In Mark’s last verse of chapter nine the Lord tells us to have salt in ourselves. Please note. "Salt is good, but if salt loses its flavor, how will you season it. Have salt in yourselves, and have peace with one another." MARK 9:50 (NKJV)
Jesus said a similar thing in His mountain sermon. We have the thought in Matthew 5:13. "You are the salt of the earth; but if the salt loses its flavor, how shall it be seasoned? It is then good for nothing but to be thrown out and trampled underfoot by men." Christians are the salt of the earth. Their purpose is the salvation of mankind. By their lives and teaching they preserve those with whom they have contact.
Jesus said, "Salt is good, but if salt loses its flavor, how will you season it?" This reflects a heart that is salted by our own spirit of self-sacrifice, a spirit patterned after the Lord's. As we give up worldly affections, we salt our lives as a sweet sacrifice to God and improve our saltiness for the preservation of those whose lives we touch. It is imperative that a disciple of Christ not lose that saltiness.
If our saltiness is lost, of what use are we? Jesus reminds us that when salt loses the peculiar chemical property which makes it salty, it is useless. There is no way to regain that property. You cannot restore it with another more powerful salt. You cannot treat it with some other chemical. It is good for nothing! We also, as the salt of the earth, will be good for nothing but to be thrown out if we fail in the great cause of saving souls.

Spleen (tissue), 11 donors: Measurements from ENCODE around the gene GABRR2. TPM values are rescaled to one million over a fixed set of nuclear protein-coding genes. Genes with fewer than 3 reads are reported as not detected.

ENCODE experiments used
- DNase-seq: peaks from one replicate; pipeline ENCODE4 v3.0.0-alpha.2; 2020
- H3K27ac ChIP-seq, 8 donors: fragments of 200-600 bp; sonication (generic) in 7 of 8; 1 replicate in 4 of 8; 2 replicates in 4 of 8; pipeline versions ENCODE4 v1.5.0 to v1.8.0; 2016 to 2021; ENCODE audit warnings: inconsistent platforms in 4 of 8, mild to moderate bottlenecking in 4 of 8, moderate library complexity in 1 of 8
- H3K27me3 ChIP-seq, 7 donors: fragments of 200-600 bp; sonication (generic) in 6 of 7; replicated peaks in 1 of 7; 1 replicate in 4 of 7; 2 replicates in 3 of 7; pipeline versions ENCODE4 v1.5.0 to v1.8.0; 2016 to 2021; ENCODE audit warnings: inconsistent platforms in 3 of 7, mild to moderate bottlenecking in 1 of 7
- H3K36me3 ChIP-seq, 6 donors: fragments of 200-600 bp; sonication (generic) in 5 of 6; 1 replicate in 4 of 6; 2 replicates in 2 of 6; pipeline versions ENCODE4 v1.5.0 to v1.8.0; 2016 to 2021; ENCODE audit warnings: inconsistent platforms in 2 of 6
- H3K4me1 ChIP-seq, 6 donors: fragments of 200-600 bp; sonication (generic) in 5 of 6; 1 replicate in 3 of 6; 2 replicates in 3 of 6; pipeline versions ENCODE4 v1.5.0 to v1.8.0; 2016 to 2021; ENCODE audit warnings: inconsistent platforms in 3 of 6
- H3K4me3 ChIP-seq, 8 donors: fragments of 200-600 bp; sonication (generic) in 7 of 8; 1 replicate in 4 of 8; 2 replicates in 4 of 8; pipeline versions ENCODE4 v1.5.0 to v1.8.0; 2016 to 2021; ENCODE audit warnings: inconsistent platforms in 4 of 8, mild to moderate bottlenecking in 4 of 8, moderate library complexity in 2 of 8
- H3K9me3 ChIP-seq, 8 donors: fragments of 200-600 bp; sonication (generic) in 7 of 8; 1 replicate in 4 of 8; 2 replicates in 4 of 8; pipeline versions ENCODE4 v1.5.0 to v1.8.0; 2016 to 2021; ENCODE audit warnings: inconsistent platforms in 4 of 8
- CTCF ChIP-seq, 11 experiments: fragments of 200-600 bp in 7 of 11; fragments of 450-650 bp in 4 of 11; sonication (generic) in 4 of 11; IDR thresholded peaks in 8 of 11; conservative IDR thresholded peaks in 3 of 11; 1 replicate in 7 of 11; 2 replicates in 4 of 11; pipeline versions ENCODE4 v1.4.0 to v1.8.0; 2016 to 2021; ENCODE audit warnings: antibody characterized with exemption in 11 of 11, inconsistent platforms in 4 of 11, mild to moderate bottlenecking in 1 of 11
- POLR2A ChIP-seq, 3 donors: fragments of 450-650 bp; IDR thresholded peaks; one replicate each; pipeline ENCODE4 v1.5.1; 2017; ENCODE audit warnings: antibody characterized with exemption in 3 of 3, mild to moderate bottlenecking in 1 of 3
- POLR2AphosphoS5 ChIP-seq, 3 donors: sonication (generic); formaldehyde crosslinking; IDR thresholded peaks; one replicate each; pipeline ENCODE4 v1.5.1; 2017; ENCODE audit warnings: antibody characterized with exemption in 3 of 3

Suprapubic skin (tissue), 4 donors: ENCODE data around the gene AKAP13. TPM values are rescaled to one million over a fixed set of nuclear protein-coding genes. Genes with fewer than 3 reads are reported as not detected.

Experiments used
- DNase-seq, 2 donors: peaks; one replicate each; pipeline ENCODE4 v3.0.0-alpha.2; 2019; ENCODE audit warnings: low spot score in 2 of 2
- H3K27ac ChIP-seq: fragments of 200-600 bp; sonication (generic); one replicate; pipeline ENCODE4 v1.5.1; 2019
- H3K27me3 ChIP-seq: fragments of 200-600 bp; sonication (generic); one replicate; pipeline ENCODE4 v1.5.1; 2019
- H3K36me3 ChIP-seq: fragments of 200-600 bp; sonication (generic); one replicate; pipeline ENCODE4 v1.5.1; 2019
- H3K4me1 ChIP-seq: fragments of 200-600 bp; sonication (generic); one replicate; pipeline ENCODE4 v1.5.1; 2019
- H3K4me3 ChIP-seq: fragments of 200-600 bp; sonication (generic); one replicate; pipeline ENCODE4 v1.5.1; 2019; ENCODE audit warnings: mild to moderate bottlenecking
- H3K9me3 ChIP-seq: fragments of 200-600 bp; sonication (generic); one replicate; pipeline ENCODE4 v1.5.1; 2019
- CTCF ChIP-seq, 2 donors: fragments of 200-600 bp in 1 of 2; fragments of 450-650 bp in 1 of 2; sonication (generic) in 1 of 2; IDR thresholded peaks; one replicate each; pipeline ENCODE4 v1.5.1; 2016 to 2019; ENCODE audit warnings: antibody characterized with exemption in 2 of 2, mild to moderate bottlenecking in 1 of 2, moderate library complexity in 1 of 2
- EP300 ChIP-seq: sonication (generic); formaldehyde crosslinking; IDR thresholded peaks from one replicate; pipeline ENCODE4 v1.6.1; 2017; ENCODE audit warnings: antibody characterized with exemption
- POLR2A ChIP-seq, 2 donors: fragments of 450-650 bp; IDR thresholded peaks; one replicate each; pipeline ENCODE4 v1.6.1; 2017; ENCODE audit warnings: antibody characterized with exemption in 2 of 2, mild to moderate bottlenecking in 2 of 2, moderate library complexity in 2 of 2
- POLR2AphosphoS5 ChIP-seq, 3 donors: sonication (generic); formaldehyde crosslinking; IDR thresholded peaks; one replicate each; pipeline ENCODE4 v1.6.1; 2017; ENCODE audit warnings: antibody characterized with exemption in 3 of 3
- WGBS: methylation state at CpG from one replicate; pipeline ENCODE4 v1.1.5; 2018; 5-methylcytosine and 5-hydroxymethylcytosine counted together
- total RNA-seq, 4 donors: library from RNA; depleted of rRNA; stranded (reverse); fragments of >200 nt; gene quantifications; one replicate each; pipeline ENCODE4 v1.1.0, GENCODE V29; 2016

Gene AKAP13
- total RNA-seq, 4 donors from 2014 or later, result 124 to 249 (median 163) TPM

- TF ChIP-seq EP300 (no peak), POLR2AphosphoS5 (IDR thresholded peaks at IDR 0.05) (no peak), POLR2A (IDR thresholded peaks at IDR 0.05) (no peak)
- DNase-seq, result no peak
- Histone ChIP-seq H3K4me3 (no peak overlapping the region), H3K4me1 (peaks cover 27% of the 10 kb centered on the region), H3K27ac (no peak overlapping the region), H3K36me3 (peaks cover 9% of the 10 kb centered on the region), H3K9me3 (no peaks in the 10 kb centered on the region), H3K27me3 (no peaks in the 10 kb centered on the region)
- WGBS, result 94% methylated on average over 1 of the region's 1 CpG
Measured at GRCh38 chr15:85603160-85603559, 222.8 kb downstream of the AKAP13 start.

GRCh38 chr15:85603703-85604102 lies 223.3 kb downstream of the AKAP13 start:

In view of the context beginning at verse 38, verse 49 is probably speaking of the trials of life which each believer must face. Listen to Him. "For everyone will be seasoned with fire,.." Fire purifies. Temptations and trials of life are a fire, testing and proving our faith.
Now let's add the rest of the verse. "For everyone will be seasoned with fire, and every sacrifice will be seasoned with salt." Under the Law of Moses, sacrificial offerings to the Lord were seasoned with salt. (Leviticus 2:13) Salt is both a flavoring and a preservative. In this Christian age, Jesus Christ is our offering for sin, but you and I are also sacrificial offerings. Romans 12:1 says, "...present your bodies a living sacrifice, holy, acceptable to God,.." If I am the sacrifice, what then is the salt with which I am seasoned. The overall context suggests that it is those things I have given up to remove sin from my life. No matter how good my life, it can never be a sacrifice worthy of God. But, as I give up things of this life I hold dear, things which might divert me from godly service, my life is seasoned with grace, made more acceptable as a sacrifice to God.
Can we learn the importance of laying our lives before our God, a sacrifice seasoned to His taste? Can we realize everything we are and do rises to God's nostrils as an odor either of a pleasing sacrifice, or of the rottenness of sin. Which are you?